What Is The Transit Number?
What Is The Transit Number? It is a nine-digit code that is used in the US. You will probably recognize it from the bottom of your checks. The transit number is also called the ABA RTN number, or the ABA routing transit number. It is used to identify the bank or institution from which it was drawn.
Let’s Get A Little Less Technical
What is the transit number? It is the number that you see running along the bottom of your check. It is used to tell the other banks which bank it first came from. The image below shows you where the transit number is usually located on your checks.
Let’s Get A Little More Technical
The statement made above is correct, but it is a little restricted. As you know, banks are not the only institutions, and checks are not the only things that contain transit numbers. Here is a more technically-correct explanation of a transit number.
The ABA RTN (ABA routing transit number) is made up of nine digits. A routing transit number is the name given to the ABA RTN in the United States.
The number appears on negotiable instruments, and it is usually placed near the bottom of a negotiable instrument. The ABA RTN identifies the financial institution that created it, that issued it, and/or that drew it.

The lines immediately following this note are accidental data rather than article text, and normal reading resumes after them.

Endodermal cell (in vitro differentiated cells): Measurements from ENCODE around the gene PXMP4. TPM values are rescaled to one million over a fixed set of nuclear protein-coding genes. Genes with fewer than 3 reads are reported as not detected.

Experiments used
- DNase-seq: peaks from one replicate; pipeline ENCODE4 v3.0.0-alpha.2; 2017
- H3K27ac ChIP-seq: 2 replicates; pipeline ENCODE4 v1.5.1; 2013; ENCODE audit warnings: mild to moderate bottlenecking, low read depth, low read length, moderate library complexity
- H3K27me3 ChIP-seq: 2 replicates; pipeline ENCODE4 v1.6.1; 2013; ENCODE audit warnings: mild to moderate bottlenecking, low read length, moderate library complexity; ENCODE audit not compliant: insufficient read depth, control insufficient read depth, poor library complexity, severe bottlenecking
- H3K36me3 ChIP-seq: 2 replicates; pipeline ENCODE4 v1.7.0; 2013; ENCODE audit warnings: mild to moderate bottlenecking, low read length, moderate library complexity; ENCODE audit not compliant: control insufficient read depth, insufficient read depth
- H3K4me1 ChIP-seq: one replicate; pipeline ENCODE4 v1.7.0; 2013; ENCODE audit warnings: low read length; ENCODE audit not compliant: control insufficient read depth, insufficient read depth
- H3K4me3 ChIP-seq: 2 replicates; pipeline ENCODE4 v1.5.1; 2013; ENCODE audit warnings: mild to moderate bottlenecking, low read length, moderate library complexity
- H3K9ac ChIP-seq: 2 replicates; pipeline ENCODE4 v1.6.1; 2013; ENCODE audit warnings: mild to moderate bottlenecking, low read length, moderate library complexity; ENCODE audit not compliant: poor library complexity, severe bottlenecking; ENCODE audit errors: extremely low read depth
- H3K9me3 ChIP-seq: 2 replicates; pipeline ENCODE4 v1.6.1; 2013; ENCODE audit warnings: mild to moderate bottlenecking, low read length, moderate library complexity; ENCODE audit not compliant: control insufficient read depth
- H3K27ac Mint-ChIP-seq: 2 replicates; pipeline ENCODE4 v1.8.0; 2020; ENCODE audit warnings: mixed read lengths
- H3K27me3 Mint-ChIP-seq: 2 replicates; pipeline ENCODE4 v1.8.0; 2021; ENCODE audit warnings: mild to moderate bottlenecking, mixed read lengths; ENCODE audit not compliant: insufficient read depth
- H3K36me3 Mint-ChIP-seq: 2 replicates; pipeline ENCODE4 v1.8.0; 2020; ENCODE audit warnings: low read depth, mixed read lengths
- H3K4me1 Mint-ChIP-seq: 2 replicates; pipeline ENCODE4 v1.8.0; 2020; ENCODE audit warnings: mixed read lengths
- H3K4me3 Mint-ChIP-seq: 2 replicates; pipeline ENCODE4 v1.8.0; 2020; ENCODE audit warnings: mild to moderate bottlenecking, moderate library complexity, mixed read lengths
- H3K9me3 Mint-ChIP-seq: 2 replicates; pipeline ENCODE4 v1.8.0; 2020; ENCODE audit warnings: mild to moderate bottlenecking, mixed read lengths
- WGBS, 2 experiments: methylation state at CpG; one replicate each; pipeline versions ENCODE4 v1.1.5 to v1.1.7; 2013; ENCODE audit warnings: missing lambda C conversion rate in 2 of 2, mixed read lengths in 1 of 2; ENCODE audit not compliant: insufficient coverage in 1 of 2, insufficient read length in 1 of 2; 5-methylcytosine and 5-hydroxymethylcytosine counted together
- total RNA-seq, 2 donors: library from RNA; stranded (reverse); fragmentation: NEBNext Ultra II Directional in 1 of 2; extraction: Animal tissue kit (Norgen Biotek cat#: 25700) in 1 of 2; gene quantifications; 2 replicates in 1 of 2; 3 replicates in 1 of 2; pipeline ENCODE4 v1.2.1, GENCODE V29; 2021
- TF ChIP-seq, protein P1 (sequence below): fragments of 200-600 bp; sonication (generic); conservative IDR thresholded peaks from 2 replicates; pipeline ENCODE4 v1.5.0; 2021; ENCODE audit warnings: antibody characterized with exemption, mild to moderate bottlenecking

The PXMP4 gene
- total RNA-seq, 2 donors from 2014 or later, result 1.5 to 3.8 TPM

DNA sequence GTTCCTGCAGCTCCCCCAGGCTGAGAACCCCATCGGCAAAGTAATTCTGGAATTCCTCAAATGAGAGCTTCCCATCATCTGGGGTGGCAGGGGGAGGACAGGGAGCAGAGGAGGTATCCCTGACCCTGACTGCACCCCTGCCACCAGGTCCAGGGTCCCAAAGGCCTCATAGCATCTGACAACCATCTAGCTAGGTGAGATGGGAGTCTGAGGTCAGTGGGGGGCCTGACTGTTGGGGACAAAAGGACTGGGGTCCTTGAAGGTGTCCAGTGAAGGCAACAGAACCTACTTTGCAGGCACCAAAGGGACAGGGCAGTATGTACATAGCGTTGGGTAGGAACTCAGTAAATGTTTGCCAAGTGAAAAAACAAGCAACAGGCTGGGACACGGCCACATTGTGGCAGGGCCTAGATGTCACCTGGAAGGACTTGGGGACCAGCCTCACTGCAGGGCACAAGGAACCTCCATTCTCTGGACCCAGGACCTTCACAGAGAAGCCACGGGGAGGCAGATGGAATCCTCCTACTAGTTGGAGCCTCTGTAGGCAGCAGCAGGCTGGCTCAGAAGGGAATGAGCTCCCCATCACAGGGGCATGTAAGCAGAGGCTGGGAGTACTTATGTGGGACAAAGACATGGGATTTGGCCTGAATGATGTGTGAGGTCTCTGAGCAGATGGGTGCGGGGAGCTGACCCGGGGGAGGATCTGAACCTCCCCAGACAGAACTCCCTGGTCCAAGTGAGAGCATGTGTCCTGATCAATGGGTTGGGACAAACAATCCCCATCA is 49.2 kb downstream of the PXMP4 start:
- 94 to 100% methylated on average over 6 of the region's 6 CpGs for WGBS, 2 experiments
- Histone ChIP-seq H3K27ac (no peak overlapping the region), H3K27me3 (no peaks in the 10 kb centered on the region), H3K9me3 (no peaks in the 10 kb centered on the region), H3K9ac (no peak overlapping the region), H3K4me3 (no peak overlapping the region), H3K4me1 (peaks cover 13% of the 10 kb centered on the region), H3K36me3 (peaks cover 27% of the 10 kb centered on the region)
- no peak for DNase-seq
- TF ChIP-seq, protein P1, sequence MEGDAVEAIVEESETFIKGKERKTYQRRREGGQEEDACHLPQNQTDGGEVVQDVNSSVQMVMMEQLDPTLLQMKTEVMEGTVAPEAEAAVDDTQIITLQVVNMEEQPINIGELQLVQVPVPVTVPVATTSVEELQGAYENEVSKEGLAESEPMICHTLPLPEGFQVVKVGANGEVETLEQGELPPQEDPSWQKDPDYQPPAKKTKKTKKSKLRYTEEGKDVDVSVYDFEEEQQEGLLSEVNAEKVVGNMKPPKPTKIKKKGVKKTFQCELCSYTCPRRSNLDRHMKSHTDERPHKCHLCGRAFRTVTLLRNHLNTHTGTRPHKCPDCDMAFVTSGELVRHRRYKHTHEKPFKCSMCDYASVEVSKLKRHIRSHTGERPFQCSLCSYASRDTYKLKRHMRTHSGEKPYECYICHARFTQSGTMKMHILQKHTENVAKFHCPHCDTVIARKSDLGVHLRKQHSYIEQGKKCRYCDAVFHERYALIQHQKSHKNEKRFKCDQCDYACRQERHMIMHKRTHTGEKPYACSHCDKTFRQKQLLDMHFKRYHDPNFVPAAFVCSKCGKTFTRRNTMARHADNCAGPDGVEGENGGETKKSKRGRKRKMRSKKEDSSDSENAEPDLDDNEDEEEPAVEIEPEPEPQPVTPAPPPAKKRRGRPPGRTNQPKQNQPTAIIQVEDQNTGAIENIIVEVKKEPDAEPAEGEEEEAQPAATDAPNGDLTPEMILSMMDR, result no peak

What Is A Transit Number – Here Is An Example
For example, if you wandered into People’s United bank and got yourself a cashier’s check, the ABA RTN number would run along the bottom. The number would indicate that the Cashier’s check came from a People’s United bank.
In the image below, you can see a series of numbers running along the bottom. The number of the left is called the check number. The number in the middle is the transit number, and the one of the right is the account number.
Transit Numbers Appear On Negotiable Instruments
Let’s consider an example with a credit union. If you have a CEFCU checking account and you have a checkbook, then you should see the ABA RTN (transit code) for CEFCU on the bottom of the check. The transit code is the same on all CEFCU checks, be they yours, or be they your friend’s who also has a CEFCU checking account. The number does not change because it identifies the “Caltech Employees Federal Credit Union” and not the account holder. The image below shows a CEFCU check with the routing transit number.
The routing transit number used to work a little like a postcode/ zip code when banks were sorting paper checks in their offices. These days we have wire transfers and ACH transfers, so the ABA RTN has been expanded to fit these electronic methods of money transfer.
A Little History And General Knowledge About Transit Codes
The Federal Reserve Banks and the other 40% owners of the ACH transfer network are able to use the transit number to process funds transfers. When you buy something with a check, the transit number helps to make sure that your payment goes to the correct bank and then to the correct bank account.
People are able to use mobile check deposit and check scanners these days to deposit funds, and those tools are able to read the transit number off of checks so that the money may be transferred to the correct financial institution. The ABA RTN code system was invented by the American Bankers Association in 1910 and it is still in use today.